Walker, Sabato said, is No. 1 on his list of GOP presidential aspirants largely because all the other candidates to date are weakened or damaged. If Jeb Bush or Ohio Gov. John Kasich jump in, they would go to the head of the class.
“What I think is critical for Scott Walker and his presidential ambitions, assuming he has some, is that he gets re-elected handily,” Sabato said. “That’s far more important than this.”
Jennifer Duffy, a senior editor at the Cook Political Report in Washington, D.C., said it was too early to say what political impact the emails might have. But she said that for now her respected political handicapping outfit wasn’t changing its current rating on the Wisconsin’s governor’s race of “Lean Republican.”
“From what I have read, I don’t see any reason to move the rating,” she said.
The Walker campaign could not be reached for comment, and Walker’s staff said the governor would not be available to take questions the day after the documents were released.
That didn’t stop the Democrats, nationally and in Wisconsin, from keeping the pressure on.
“While Republican governors Chris Christie and Bob McDonnell are facing ethical problems, we’ve now seen Scott Walker is no exception,” said Democratic National Committee chairwoman Debbie Wasserman Schultz.
Added Mike Tate, chair of the state Democratic Party: “This reinforces what we’ve already known, which is much like Chris Christie, Scott Walker likes to stand in the middle of people committing criminal activity all around him and saying, ‘I had no idea what was going on.’ ”
So far, Mary Burke, Democratic candidate for governor, isn’t talking about the fallout from the newly released documents from the secret John Doe investigation. Prosecutors spent nearly three years probing political activity by Walker’s staff during his time as Milwaukee County executive.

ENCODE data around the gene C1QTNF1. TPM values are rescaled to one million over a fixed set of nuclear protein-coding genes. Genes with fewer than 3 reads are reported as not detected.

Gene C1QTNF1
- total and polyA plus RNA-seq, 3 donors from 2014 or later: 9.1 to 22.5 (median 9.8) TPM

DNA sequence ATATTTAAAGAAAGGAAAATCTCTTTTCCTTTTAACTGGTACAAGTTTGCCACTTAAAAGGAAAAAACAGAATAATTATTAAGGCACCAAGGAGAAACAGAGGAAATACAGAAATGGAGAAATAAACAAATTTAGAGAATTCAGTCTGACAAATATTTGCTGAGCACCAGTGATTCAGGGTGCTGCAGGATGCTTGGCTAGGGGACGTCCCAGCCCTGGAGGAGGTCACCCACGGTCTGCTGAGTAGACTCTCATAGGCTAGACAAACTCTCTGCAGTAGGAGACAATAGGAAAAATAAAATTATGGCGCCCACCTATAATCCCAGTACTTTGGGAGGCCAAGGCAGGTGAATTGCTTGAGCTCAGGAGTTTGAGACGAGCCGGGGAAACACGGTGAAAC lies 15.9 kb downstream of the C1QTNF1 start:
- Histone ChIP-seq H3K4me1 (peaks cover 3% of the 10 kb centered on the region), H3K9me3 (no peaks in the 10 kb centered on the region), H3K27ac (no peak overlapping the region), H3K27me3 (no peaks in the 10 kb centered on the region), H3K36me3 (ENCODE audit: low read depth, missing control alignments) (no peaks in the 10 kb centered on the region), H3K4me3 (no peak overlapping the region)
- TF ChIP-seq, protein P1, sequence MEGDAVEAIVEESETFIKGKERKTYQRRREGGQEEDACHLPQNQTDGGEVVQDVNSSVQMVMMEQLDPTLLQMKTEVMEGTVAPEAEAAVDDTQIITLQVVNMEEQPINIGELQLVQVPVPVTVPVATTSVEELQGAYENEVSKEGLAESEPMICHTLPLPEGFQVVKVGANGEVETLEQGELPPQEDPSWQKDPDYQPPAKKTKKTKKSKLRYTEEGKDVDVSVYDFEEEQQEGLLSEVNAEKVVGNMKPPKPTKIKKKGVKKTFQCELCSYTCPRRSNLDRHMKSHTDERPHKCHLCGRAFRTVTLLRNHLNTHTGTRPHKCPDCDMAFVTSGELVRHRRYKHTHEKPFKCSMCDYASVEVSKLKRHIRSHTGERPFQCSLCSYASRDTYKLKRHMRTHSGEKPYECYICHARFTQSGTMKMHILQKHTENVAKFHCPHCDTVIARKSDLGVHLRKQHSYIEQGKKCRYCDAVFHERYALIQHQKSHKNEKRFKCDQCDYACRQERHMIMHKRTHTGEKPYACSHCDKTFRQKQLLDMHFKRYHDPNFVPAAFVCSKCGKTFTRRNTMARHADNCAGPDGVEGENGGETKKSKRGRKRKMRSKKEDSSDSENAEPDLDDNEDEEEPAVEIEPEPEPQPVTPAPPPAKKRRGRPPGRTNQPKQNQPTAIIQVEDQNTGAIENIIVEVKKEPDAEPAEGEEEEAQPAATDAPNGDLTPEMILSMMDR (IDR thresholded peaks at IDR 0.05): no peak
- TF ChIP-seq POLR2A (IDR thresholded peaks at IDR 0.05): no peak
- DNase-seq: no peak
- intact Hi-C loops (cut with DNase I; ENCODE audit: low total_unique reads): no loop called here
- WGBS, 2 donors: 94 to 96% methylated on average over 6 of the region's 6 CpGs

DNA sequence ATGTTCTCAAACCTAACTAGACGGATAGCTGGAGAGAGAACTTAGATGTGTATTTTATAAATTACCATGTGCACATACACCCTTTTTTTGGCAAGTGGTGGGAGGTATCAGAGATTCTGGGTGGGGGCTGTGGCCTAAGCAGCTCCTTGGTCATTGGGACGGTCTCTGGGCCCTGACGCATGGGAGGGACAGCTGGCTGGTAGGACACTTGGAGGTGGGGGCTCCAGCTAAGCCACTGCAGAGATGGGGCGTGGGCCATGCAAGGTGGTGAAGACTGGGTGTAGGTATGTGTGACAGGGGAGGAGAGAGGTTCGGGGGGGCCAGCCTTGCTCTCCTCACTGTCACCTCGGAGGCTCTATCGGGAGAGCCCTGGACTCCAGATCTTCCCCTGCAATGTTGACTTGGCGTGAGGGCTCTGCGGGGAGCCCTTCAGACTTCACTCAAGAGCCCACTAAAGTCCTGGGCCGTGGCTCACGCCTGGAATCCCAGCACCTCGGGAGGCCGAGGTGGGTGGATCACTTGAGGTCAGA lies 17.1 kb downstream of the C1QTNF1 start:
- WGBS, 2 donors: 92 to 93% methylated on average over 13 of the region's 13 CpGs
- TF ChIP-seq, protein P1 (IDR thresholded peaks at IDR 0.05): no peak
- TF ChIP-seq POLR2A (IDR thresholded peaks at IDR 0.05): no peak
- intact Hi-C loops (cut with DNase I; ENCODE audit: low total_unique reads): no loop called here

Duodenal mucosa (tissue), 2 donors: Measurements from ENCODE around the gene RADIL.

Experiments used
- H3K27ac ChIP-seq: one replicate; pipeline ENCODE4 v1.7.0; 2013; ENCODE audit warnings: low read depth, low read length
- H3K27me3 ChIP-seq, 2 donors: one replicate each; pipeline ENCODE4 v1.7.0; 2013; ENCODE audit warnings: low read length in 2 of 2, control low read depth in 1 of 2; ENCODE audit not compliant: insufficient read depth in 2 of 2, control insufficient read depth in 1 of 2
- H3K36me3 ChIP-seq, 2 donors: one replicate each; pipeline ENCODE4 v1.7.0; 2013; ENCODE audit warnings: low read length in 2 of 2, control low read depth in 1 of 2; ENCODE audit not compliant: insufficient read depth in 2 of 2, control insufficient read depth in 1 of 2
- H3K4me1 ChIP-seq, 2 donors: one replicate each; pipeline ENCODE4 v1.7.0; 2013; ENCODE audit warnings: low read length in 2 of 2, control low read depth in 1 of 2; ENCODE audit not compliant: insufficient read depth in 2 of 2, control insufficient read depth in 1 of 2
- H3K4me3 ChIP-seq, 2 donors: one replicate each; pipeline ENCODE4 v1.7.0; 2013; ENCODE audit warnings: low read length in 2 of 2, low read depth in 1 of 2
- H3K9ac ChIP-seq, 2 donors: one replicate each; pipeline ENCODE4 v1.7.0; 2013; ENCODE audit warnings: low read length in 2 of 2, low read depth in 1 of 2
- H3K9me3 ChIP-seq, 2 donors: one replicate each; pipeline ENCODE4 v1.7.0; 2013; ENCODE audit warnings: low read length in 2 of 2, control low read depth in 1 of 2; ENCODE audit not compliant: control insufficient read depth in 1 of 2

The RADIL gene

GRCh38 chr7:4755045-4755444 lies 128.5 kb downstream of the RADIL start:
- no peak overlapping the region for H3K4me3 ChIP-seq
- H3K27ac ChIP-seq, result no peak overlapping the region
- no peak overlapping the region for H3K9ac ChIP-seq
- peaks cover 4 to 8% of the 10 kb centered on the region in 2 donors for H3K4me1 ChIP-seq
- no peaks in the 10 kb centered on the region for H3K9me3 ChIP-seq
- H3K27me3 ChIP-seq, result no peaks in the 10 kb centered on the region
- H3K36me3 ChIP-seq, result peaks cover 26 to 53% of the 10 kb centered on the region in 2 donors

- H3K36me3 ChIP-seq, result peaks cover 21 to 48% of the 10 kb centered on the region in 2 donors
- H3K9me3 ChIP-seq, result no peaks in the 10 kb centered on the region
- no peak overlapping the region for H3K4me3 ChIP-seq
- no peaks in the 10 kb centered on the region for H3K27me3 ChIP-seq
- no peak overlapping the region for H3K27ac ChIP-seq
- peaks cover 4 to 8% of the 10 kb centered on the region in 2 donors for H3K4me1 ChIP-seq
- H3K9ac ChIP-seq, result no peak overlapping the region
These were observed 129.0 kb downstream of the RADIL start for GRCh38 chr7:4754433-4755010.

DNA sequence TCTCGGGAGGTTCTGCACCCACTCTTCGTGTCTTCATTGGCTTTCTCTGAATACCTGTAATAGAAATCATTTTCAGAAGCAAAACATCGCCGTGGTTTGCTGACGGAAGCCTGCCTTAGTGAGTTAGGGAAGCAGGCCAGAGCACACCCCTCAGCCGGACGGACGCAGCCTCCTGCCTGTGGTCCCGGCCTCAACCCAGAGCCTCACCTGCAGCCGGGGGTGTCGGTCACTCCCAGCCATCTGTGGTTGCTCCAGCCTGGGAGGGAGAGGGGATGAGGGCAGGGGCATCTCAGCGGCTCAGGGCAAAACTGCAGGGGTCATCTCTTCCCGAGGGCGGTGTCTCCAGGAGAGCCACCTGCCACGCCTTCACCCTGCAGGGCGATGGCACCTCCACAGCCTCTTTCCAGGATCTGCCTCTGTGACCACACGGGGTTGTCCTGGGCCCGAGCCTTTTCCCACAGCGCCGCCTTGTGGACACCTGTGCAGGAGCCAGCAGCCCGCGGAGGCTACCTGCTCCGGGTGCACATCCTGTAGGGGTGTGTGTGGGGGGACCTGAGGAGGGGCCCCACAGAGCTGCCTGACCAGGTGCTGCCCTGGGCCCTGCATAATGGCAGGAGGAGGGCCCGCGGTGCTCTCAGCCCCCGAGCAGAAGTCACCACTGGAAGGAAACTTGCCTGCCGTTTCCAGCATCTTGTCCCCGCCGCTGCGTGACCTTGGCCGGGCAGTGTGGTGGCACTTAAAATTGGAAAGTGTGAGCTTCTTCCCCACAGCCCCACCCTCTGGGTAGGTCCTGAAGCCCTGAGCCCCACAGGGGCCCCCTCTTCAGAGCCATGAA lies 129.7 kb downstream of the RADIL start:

Burke’s spokesman, Joe Zepecki, said Burke had no plans to issue a statement, though he opened the door a bit. He said reporters could bring up the topic at future news conferences.
Assembly Speaker Robin Vos, R-Rochester, condemned campaigning on public time but said the crime committed by former Walker staffer Kelly Rindfleisch had resulted in her conviction and punishment. He said the new emails didn’t prove any other violations.
What the unsealed documents showed, Vos said, was “high school” behavior by some involved, but no revelations that would rock a governor.
“It’s just more interesting and gossipy,” Vos said. “Perhaps people may be embarrassed by this but it’s not (additional) crimes.”
For now, the massive amounts of new information will put the governor off his game, according to James Simmons, a University of Wisconsin-Oshkosh political science professor who has run political campaigns.
“I don’t know if the emails have been thoroughly vetted and completely reviewed,” Simmons said. “There probably is going to be at least a few embarrassing citations coming from this.”
But Simmons said he had doubts the documents would be as damaging as what happened to Christie in New Jersey.
“A scandal over blocking a bridge is (easier) to understand than campaigning on government time,” Simmons said. “The public is more likely to take seriously the former than the latter. Generally the public gives campaign finance reform and campaign activities a fairly low priority in their concerns.”
Sabato, ever the veteran political watcher, said matter-of-factly that “there’s something on everybody.”
“Boy, if this is the most serious thing that happens, he will be very lucky,” he said.
Photo: Gage Skidmore via Flickr